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How "Inception" Thinking Helps You Master Positioning (With Flexbox)

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How “Inception” Thinking Helps You Master Positioning (With Flexbox)

 

While upgrading myself at HackerYou’s Bootcamp I ran across a sneaky-at-first-glance challenge that looked like this…

Flexbox within Flexbox

You’re wondering how this might be challenging right?

To a non-developer this seems like nothing out of the ordinary.

To a developer however it’s a positioning challenge.

 

Normally you’d need a grid system like Semantic GS, Bootstrap, Foundation or Bourbon Neat.

They all use floats, margins and/or padding.

 

As the web marches forward, flexbox is now supported on all modern browsers yet many agencies are slow to adopt this powerful, simple and easy tool to position elements naturally…

… in a way that adapts to the content.

The up side is that it uses no floats and automatically figures out the right margins and spacing for you.




 

Look Ma!  No hands!

 

Coming from a marketing and ad writing background a website should flow and support the copy not the other way around.

 

A developer needs to look at the image and break things up so that he can understand how to put the pieces together to get the final product.

 

Diving Into the Positioning Dream…

 

So this is what happened as I constructed the Lady E-commerce Demo

 

Break Down the MockUp for Flexbox Planning

 

Each box represents a <div> element or <section>.  

 

The best way to approach this is to start from the highest level or outermost level and work inwards.

 

This is very much like the movie Inception with Leonardo Dicaprio.

 

It’s a div within a div within a div…  like a dream within a dream within a dream…

 

If you tried to organize something like this without a grid system or flexbox it would be a nightmare… regular float properties won’t cut it.

Here’s a partial step by step process using pictures.

 

Flexbox Inception Step 1

  1.  We start with the highest level parent container (red) and its immediate children containers in blue.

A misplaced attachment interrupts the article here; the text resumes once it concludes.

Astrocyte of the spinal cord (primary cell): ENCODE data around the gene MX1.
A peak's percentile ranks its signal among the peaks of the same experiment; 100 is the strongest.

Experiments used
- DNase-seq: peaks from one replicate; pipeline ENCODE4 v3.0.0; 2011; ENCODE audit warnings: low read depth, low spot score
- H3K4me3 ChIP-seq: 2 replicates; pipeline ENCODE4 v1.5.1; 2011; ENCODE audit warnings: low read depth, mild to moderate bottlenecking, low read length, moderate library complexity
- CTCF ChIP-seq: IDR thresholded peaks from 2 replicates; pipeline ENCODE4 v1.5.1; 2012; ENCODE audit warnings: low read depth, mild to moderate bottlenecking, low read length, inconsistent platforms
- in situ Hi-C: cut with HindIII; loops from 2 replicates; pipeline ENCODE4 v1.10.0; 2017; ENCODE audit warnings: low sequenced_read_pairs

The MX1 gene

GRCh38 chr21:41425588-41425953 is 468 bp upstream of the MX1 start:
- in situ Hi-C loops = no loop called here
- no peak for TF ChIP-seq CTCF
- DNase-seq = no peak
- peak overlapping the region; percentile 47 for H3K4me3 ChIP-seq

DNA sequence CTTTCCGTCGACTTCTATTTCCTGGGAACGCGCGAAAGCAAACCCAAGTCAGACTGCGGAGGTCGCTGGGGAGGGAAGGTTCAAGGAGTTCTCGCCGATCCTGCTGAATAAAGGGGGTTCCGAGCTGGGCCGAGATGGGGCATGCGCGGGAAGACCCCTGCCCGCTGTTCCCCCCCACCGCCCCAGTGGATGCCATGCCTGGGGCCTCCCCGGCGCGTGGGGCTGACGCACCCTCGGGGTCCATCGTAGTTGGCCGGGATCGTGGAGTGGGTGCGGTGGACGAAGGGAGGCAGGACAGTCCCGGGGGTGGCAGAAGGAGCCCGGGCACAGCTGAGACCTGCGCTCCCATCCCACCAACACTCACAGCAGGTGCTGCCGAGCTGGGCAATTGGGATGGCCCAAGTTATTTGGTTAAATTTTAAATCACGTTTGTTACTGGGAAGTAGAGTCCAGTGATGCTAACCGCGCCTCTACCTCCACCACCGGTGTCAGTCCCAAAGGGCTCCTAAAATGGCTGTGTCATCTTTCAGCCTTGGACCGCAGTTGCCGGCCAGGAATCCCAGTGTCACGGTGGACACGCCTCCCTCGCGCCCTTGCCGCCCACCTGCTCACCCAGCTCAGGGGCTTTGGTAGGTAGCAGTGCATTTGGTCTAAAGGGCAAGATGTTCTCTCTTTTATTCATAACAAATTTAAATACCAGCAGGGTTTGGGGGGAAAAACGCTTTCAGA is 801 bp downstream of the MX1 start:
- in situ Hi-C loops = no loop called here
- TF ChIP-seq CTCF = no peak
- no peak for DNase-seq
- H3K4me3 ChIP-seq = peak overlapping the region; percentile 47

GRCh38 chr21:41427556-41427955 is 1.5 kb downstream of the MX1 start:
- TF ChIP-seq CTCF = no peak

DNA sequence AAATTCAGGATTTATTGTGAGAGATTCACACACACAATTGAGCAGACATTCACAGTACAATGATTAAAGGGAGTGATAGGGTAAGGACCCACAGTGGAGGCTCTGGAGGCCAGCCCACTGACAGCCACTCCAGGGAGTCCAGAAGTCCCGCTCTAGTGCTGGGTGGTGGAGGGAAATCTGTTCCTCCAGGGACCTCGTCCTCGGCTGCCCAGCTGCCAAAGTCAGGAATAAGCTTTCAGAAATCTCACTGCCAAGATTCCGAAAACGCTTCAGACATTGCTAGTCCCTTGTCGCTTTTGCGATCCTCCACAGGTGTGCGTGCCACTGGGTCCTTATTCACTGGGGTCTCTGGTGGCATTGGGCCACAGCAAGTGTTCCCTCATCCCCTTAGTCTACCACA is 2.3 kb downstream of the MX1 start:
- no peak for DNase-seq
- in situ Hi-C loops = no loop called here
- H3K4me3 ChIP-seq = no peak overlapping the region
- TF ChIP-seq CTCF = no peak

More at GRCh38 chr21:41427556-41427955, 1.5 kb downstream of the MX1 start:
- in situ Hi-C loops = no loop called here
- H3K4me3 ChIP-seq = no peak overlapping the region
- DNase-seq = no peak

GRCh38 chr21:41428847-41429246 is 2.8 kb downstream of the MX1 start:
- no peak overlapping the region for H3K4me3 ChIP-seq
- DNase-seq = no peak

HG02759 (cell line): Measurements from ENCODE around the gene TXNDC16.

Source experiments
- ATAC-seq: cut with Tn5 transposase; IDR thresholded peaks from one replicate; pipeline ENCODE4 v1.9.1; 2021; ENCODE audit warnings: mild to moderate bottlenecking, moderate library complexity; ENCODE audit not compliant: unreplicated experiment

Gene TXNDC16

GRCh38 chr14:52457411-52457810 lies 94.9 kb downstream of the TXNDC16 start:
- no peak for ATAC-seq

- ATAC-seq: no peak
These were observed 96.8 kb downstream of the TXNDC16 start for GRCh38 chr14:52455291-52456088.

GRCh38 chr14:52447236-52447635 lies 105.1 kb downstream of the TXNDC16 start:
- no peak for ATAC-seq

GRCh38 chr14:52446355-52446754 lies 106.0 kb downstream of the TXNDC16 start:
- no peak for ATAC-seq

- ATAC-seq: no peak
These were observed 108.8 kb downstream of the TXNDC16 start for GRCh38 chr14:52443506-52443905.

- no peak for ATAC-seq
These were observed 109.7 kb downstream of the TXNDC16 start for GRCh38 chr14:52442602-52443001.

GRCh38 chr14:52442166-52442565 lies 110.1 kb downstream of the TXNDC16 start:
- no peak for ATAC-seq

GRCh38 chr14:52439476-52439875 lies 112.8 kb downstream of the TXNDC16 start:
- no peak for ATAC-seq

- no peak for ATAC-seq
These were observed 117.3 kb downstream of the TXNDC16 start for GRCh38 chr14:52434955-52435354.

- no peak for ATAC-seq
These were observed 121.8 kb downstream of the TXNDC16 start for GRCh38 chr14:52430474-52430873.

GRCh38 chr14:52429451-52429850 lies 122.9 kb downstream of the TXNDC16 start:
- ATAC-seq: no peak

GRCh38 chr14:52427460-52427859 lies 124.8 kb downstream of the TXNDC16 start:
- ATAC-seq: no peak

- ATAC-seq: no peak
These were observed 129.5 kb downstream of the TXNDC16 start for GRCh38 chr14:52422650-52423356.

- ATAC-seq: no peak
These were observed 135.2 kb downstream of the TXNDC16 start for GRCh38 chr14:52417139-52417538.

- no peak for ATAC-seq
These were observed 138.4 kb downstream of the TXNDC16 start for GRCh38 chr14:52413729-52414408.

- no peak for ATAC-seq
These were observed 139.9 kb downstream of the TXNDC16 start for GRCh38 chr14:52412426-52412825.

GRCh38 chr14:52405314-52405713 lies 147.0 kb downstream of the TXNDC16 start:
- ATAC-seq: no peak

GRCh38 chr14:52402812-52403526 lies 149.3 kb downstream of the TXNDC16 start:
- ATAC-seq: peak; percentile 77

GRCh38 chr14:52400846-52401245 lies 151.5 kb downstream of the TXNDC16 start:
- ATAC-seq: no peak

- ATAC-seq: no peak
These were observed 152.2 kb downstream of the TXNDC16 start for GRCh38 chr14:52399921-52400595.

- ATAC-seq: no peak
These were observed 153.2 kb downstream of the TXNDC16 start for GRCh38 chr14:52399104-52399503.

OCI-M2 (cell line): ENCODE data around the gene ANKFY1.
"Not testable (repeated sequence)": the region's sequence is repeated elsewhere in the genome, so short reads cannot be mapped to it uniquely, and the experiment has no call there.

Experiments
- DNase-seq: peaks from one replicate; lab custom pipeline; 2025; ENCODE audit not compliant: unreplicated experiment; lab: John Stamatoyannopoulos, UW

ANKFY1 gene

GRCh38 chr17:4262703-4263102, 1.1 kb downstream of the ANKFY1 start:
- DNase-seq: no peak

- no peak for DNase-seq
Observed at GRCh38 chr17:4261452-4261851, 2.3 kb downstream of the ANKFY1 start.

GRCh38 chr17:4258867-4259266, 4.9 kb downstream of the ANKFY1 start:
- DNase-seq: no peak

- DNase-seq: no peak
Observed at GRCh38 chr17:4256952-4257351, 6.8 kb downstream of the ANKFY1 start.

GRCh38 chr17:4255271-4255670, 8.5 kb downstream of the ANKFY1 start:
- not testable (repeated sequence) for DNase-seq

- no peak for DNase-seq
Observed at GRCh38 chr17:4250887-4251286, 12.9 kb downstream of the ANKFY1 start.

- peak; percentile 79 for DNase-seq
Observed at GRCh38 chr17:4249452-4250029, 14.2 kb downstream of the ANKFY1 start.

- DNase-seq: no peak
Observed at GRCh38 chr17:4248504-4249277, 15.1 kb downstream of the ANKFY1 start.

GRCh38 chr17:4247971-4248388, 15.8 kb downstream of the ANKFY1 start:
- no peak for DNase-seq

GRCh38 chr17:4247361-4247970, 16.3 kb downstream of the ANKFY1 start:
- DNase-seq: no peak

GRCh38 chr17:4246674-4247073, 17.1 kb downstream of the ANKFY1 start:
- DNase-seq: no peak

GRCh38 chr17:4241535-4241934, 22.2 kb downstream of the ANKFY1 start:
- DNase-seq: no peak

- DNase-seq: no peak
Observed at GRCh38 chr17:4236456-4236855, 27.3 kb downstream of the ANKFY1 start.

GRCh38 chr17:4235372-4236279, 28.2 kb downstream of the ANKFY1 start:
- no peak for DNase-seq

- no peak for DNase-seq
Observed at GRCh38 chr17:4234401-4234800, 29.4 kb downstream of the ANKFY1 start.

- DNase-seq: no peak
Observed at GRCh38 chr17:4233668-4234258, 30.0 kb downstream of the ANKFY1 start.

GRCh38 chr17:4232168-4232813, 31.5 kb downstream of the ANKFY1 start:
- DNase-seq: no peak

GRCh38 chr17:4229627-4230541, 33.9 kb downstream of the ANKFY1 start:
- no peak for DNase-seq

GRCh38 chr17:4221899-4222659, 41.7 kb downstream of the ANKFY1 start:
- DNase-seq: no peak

That would be something like:

section.parent

div.left1

div.right1

 

We apply display: flex on section.parent with flex-flow: row-wrap so that div.left1 and div.right1 smack up right beside each other.

This is the most basic number of properties to apply — you’d use justify-content, align-content and align-items too — however I’m skipping those to keep things as crystal clear as glass.

 

 

Flexbox Inception Step 2

  1.  Here’s where the Inception thinking starts.

We focus on div.left1 (red) and break it down into a div.leftTop1 and div.leftBottom1 (blue).

Now you shift your “perception” of who is the parent.

div.left1 is now the parent and div.leftTop1 and div.leftBottom1 are the children.

 

You apply display:flex on div.left1 and flex-flow: column.

Since flexbox has no way of controlling the proportions of height like saying the top is twice as large as the bottom (right now it can do that only horizontally) you have to set an actual height on both div.leftTop1 and div.leftBottom1.

 

Flexbox Inception Step 3

 

  1.  Finally you drill deeper into the top and the bottom.

By now you get the picture.  

When you dig into div.leftTop1, it becomes the new parent so you apply display: flex to it and flex-flow: row wrap.

The blue squares are div.leftTopLeft and div.leftTopRight and take up equal horizontal space.

This is where you use flexbox children properties.

In this case div.leftTopLeft and div.leftTopRight are flex: 1 0 50% or flex: 1 50%.

 

Where flex-grow 1 means they both grow equally, 0 for flex-shrink doesn’t make any sense (so you could skip it) and flex-basis 50% means that the element should always be 50% of the parent’s width and never any larger or smaller.

 

This gets both sections right up against each other.

 

If you burrowed deeper into div.leftTopRight you could split it into div.leftTopRightTop and div.leftTopRightBottom.

Then you’d repeat what you did in Step 2.

 

And what about div.right1?  It’s a similar setup as the left side.

 

So Why Use Flexbox Here?

As you can imagine it’s a lot of <div> or <section> elements (or whatever you use).

 

The benefits however are great.  

It makes responsive coding and changes much easier as flexbox automatically adjusts element positions automatically, often cutting your responsive coding time in half or more.

In this situation you’re media queries would be sparse. 

 

Why?

 

Because you need only change things like flex: 1 50% to flex: 1 100% for the element to stretch across the screen when on a mobile device like the iPhone with 480px width.

There’s no margin, padding or float fidgeting.

 

Now you could use Bootstrap for example, use classes for non-semantic HTML5 markup and have it automatically do media queries.

If you don’t want to load more Javascript then using flexbox is a great option.

 



After Drew Minns demonstrated the use of Semantic GS and his own Deadset grid system to me, I used them until flexbox came along like a thundering train.  

Both are SCSS/SASS based and require no Javascript at all.

 

Regardless of what you use, the same ideas of breaking down the final end product and seeing the “building blocks” that you need to construct it are vital to positioning.

 

Work backwards.

 

Cheers,

Sunny Lam

 

Writing north of Queen Street East

 

Above GIF Source:  Giphy

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